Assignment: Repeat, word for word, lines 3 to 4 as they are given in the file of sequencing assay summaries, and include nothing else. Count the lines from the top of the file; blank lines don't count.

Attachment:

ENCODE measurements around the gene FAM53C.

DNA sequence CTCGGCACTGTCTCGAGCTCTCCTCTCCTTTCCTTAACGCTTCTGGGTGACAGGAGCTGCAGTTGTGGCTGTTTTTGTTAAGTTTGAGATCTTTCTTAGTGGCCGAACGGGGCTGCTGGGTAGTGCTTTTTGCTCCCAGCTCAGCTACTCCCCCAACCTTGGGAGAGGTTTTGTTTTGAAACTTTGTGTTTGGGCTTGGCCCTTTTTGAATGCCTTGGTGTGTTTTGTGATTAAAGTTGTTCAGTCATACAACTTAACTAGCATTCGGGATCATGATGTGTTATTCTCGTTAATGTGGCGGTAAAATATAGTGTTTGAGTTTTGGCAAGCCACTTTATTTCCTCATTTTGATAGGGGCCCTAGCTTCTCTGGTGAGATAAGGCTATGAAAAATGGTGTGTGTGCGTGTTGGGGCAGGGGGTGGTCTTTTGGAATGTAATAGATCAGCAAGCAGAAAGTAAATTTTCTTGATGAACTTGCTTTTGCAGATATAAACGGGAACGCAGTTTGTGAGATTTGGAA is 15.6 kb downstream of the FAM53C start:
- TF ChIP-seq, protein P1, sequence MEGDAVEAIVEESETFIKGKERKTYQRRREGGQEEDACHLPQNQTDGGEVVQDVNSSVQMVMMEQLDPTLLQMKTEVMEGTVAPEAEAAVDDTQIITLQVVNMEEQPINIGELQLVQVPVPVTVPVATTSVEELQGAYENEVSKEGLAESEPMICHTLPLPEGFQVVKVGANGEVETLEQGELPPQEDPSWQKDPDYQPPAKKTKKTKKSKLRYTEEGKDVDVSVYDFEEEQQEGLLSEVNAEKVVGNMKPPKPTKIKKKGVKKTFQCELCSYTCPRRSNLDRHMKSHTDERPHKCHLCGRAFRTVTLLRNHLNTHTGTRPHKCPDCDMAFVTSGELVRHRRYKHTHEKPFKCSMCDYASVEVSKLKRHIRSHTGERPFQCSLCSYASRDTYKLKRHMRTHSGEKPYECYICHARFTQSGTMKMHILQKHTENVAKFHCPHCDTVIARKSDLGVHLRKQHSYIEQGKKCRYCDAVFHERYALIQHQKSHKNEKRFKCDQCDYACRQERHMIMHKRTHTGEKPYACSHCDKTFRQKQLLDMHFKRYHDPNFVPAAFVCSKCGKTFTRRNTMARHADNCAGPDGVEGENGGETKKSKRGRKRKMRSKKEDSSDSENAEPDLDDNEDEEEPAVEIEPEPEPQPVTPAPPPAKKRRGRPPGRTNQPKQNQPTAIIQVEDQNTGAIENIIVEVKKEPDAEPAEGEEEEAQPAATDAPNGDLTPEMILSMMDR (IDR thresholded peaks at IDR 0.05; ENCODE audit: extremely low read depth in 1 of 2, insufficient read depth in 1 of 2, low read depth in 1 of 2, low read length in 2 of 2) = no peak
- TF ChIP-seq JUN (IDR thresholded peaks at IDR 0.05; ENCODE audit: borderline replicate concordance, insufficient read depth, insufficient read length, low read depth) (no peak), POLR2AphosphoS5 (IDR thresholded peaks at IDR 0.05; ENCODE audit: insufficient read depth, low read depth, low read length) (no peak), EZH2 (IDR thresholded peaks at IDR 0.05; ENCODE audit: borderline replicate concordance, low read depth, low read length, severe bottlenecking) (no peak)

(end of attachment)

- TF ChIP-seq, protein P1, sequence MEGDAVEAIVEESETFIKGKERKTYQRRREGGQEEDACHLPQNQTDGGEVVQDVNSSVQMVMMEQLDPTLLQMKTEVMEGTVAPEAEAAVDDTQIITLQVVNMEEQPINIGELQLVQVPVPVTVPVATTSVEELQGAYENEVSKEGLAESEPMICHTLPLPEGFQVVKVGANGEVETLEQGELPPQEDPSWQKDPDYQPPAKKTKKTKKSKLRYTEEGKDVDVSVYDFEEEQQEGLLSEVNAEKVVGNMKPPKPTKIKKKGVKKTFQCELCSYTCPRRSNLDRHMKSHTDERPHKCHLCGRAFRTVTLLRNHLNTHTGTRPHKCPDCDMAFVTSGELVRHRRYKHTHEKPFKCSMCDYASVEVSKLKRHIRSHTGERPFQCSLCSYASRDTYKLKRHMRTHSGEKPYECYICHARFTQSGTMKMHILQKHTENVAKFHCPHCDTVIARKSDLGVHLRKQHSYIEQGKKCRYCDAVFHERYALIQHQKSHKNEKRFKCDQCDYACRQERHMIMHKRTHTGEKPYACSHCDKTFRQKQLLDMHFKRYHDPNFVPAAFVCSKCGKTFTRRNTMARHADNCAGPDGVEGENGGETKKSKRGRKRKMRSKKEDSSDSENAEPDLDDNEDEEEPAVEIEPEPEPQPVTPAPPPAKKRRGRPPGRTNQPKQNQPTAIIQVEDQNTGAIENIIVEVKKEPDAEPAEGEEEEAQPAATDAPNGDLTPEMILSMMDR (IDR thresholded peaks at IDR 0.05; ENCODE audit: extremely low read depth in 1 of 2, insufficient read depth in 1 of 2, low read depth in 1 of 2, low read length in 2 of 2) = no peak
- TF ChIP-seq JUN (IDR thresholded peaks at IDR 0.05; ENCODE audit: borderline replicate concordance, insufficient read depth, insufficient read length, low read depth) (no peak), POLR2AphosphoS5 (IDR thresholded peaks at IDR 0.05; ENCODE audit: insufficient read depth, low read depth, low read length) (no peak), EZH2 (IDR thresholded peaks at IDR 0.05; ENCODE audit: borderline replicate concordance, low read depth, low read length, severe bottlenecking) (no peak)